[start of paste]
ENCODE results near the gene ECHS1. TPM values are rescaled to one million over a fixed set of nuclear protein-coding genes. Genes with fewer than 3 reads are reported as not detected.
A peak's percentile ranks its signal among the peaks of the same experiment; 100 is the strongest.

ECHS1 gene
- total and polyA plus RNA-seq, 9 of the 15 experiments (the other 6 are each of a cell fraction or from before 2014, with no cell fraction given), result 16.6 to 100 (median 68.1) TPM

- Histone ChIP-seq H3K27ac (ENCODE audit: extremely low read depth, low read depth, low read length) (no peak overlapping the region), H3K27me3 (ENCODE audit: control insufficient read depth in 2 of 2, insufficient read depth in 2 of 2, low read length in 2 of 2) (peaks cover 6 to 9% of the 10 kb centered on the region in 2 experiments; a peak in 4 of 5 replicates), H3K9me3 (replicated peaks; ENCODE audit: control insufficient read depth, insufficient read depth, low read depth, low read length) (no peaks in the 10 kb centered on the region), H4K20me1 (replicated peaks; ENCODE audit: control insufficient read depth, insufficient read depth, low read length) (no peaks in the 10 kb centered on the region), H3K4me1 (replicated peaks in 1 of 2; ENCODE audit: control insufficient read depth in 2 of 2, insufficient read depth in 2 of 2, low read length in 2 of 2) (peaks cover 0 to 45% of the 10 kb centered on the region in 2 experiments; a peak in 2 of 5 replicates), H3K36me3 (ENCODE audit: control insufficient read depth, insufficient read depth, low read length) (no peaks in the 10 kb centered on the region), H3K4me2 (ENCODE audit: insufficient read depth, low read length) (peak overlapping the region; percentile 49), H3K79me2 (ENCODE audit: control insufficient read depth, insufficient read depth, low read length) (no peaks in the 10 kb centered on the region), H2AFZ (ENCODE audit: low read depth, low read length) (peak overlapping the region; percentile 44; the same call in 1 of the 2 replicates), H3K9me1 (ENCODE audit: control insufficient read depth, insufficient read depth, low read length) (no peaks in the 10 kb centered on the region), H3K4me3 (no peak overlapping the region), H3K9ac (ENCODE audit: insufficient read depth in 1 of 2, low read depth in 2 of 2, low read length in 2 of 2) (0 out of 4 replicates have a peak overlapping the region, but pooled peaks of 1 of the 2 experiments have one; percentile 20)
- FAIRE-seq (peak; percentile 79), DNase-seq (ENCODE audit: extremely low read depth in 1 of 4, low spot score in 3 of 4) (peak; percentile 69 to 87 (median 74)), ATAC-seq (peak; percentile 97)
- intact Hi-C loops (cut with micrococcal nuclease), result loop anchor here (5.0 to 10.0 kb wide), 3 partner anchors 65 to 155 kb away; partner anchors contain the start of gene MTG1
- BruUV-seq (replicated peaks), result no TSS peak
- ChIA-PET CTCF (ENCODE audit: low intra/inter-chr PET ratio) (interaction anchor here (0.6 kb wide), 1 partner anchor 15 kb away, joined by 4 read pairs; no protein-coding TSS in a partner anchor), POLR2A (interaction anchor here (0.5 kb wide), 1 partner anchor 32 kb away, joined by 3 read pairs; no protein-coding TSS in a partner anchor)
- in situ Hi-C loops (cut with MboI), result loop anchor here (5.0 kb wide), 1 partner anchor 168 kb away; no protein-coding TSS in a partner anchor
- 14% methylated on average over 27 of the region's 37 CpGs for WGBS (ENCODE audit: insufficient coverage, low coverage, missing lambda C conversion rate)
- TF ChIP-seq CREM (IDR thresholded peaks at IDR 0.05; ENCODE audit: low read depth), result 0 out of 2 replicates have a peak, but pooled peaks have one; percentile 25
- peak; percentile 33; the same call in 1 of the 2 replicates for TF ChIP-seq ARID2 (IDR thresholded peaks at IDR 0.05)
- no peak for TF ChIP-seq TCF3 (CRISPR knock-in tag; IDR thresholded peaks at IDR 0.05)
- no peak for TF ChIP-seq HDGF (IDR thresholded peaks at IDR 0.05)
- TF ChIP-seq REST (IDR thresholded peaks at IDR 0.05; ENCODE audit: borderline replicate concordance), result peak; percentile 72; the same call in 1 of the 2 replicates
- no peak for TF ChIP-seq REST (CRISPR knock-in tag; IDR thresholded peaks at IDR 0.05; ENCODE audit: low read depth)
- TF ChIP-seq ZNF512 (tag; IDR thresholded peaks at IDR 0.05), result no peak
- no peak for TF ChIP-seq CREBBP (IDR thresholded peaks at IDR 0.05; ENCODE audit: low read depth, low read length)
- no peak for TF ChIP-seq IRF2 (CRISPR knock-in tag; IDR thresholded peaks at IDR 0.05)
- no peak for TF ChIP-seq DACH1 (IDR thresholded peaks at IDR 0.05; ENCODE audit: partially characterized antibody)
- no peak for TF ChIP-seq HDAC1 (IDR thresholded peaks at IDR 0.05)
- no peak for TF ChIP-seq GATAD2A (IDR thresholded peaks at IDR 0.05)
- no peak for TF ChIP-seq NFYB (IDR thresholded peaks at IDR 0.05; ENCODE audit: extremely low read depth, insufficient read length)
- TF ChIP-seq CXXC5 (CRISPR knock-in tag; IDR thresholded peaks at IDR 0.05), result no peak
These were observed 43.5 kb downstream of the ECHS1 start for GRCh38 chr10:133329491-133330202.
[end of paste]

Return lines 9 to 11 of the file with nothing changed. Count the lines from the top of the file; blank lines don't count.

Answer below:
- ChIA-PET CTCF (ENCODE audit: low intra/inter-chr PET ratio) (interaction anchor here (0.6 kb wide), 1 partner anchor 15 kb away, joined by 4 read pairs; no protein-coding TSS in a partner anchor), POLR2A (interaction anchor here (0.5 kb wide), 1 partner anchor 32 kb away, joined by 3 read pairs; no protein-coding TSS in a partner anchor)
- in situ Hi-C loops (cut with MboI), result loop anchor here (5.0 kb wide), 1 partner anchor 168 kb away; no protein-coding TSS in a partner anchor
- 14% methylated on average over 27 of the region's 37 CpGs for WGBS (ENCODE audit: insufficient coverage, low coverage, missing lambda C conversion rate)